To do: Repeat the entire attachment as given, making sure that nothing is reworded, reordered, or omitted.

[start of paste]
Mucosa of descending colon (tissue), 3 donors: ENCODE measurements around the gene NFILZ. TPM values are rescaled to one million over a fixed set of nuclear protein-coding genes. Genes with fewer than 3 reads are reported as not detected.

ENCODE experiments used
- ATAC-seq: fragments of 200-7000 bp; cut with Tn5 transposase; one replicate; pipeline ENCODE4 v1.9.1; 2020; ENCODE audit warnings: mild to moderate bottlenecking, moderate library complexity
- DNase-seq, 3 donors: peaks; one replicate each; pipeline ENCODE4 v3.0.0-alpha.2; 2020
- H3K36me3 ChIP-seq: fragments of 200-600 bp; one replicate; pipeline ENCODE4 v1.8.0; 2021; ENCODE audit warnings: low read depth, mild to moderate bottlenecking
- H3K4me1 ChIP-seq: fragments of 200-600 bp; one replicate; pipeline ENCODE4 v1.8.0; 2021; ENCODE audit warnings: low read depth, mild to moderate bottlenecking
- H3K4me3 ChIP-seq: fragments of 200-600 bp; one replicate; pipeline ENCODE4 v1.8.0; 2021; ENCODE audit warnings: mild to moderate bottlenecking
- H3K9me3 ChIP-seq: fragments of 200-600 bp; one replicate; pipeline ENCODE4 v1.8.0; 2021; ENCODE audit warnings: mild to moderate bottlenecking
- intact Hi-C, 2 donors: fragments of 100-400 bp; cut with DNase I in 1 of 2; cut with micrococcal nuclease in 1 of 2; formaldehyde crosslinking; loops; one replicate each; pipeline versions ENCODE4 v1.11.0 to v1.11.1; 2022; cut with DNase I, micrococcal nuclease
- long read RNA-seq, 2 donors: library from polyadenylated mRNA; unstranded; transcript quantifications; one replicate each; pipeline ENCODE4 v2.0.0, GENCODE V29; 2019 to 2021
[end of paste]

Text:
Mucosa of descending colon (tissue), 3 donors: ENCODE measurements around the gene NFILZ. TPM values are rescaled to one million over a fixed set of nuclear protein-coding genes. Genes with fewer than 3 reads are reported as not detected.

ENCODE experiments used
- ATAC-seq: fragments of 200-7000 bp; cut with Tn5 transposase; one replicate; pipeline ENCODE4 v1.9.1; 2020; ENCODE audit warnings: mild to moderate bottlenecking, moderate library complexity
- DNase-seq, 3 donors: peaks; one replicate each; pipeline ENCODE4 v3.0.0-alpha.2; 2020
- H3K36me3 ChIP-seq: fragments of 200-600 bp; one replicate; pipeline ENCODE4 v1.8.0; 2021; ENCODE audit warnings: low read depth, mild to moderate bottlenecking
- H3K4me1 ChIP-seq: fragments of 200-600 bp; one replicate; pipeline ENCODE4 v1.8.0; 2021; ENCODE audit warnings: low read depth, mild to moderate bottlenecking
- H3K4me3 ChIP-seq: fragments of 200-600 bp; one replicate; pipeline ENCODE4 v1.8.0; 2021; ENCODE audit warnings: mild to moderate bottlenecking
- H3K9me3 ChIP-seq: fragments of 200-600 bp; one replicate; pipeline ENCODE4 v1.8.0; 2021; ENCODE audit warnings: mild to moderate bottlenecking
- intact Hi-C, 2 donors: fragments of 100-400 bp; cut with DNase I in 1 of 2; cut with micrococcal nuclease in 1 of 2; formaldehyde crosslinking; loops; one replicate each; pipeline versions ENCODE4 v1.11.0 to v1.11.1; 2022; cut with DNase I, micrococcal nuclease
- long read RNA-seq, 2 donors: library from polyadenylated mRNA; unstranded; transcript quantifications; one replicate each; pipeline ENCODE4 v2.0.0, GENCODE V29; 2019 to 2021